Can you tell me why I told my youngest boy to sit still at dinner?
What possible reason would make sense here?
“You can hurt yourself if you fall backwards.”
“Your body needs to be calm while eating.”
“You’re distracting others from their food.”
Yes, sure, possibly, perhaps, maybe.
More likely it’s because as a child I myself was told to sit still. Even as an adult, when I am troubled, I am told to sit still.
“Go for a quiet walk.”
“Lie in savasana.”
“Float in a tank.”
We have so many ways of seeing movement as an affliction, and prescribing stillness as the cure. And those of our children who won’t, we reprimand, command or even medicate for better or worse.
But what if slow, rapid, wild, sudden, spontaneous, erratic, unpredictable movement is the body’s god-given way to restore health?
Like many adults, I’ve been still for so long, I am troubled at times by my children’s facility for moving whenever they want to and however they like.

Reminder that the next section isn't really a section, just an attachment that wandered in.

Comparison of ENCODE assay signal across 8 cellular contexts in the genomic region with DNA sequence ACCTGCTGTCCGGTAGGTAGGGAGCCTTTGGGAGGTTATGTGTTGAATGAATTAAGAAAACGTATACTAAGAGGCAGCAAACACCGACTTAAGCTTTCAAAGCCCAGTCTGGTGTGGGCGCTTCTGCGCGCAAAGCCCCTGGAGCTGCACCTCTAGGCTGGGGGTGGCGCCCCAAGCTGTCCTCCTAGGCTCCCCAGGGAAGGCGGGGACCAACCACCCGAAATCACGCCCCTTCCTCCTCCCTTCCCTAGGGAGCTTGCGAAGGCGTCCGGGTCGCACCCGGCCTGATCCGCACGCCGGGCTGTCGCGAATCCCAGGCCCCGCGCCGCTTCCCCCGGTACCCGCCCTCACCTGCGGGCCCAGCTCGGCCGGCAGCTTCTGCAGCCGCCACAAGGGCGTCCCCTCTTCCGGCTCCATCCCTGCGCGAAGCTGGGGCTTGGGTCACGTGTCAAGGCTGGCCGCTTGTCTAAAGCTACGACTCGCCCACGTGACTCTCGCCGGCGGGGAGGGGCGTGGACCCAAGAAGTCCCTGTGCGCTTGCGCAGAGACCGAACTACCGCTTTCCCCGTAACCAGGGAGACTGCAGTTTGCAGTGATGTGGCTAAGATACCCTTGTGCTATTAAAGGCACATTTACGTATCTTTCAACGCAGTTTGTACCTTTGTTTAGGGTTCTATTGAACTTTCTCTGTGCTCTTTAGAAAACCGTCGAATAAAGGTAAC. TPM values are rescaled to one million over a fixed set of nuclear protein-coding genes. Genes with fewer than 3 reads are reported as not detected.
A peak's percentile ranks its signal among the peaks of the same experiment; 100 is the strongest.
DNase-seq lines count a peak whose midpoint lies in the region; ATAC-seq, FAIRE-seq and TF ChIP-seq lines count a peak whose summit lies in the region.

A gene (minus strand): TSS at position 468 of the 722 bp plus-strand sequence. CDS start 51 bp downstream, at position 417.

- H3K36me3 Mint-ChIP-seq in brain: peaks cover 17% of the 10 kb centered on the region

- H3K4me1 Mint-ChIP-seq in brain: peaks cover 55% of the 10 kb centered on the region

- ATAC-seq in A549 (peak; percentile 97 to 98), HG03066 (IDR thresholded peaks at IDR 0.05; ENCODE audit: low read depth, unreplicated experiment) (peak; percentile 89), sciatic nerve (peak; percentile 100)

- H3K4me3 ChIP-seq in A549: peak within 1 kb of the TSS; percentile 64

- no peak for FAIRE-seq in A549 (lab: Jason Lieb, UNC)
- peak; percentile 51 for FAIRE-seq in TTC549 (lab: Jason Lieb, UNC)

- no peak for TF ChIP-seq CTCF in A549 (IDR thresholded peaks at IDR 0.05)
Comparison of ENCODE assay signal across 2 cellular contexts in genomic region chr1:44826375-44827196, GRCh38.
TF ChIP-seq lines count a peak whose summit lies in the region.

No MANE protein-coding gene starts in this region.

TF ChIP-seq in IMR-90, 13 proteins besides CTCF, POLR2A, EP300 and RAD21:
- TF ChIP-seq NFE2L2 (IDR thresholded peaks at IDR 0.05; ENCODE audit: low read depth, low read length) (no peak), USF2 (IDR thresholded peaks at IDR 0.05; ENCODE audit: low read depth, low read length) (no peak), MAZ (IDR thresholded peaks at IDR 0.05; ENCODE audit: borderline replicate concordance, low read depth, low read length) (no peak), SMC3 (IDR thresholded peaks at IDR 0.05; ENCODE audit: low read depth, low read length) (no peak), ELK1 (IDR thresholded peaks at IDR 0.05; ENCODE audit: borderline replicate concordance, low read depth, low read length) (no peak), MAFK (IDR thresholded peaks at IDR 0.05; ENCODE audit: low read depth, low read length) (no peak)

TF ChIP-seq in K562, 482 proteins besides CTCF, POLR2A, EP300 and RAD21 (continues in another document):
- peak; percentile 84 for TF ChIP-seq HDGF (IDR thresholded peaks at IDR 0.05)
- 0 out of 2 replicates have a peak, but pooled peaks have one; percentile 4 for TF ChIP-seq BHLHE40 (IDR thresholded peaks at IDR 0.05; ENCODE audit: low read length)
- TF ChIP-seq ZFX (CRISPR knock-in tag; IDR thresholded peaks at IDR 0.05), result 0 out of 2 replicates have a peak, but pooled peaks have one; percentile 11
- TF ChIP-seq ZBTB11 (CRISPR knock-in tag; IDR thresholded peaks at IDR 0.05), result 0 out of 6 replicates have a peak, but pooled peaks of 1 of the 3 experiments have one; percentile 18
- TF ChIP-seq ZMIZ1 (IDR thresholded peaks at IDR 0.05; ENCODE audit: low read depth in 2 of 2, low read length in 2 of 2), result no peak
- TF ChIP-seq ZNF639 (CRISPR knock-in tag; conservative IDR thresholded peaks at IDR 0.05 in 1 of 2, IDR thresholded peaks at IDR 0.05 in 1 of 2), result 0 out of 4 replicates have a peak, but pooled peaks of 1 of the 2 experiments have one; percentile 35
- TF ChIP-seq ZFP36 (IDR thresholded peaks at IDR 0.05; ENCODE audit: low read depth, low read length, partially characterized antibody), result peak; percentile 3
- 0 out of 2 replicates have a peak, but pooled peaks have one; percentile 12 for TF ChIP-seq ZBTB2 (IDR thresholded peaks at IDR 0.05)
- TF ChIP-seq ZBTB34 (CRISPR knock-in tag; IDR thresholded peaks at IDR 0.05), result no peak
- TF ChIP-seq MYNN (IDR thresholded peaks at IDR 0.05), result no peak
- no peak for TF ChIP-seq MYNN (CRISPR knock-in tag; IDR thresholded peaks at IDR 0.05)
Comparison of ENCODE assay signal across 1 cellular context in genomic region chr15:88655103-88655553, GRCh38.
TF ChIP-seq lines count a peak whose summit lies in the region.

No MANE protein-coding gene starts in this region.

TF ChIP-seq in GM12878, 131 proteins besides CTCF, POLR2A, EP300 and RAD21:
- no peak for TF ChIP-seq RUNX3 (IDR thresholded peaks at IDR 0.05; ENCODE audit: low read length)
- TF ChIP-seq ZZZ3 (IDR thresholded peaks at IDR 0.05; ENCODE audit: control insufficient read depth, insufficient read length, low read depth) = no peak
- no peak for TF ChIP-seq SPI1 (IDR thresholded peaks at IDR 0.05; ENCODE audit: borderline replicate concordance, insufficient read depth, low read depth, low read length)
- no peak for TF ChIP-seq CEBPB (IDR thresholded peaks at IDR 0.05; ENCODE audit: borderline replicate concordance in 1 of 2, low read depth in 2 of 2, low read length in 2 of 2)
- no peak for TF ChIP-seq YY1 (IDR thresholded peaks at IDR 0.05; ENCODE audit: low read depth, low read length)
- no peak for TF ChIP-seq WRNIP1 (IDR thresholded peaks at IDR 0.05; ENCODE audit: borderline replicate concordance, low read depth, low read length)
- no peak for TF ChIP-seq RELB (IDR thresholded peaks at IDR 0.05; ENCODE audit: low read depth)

“Watch out you don’t break anything!” “Don’t fidget!”
We can label it natural, ebullient, nervous, stressed, manipulative, disturbing, wholesome, troubling, worrysome or symptomatic. But the fact that we notice it at all says more about our culture than it does about our child.
Movement is natural, however it manifests and whatever the emotion or imagined condition that drives it. A lot of us adults have forgotten that. And we pay dearly to relearn.
Somatic therapy. Trauma therapy. Ecstatic dance. These and other treats, retreats and treatments all aim to release movements that have become stuck in our bodies making us ill from a lifetime overdose of sitting still.
The next time my boy is moving, I’ll be more cautious in questioning the natural wisdom of his body, and allow it instead to remind me of the wisdom of my own body.
I’ll vibrate my leg nervously at the dinner table, playfully lean back in my chair, shake my booty on the bus, and take every opportunity that arises to remember to allow myself to move as the movement arises.
And if your child one day should say “Mom! Dad! Move!” Would you?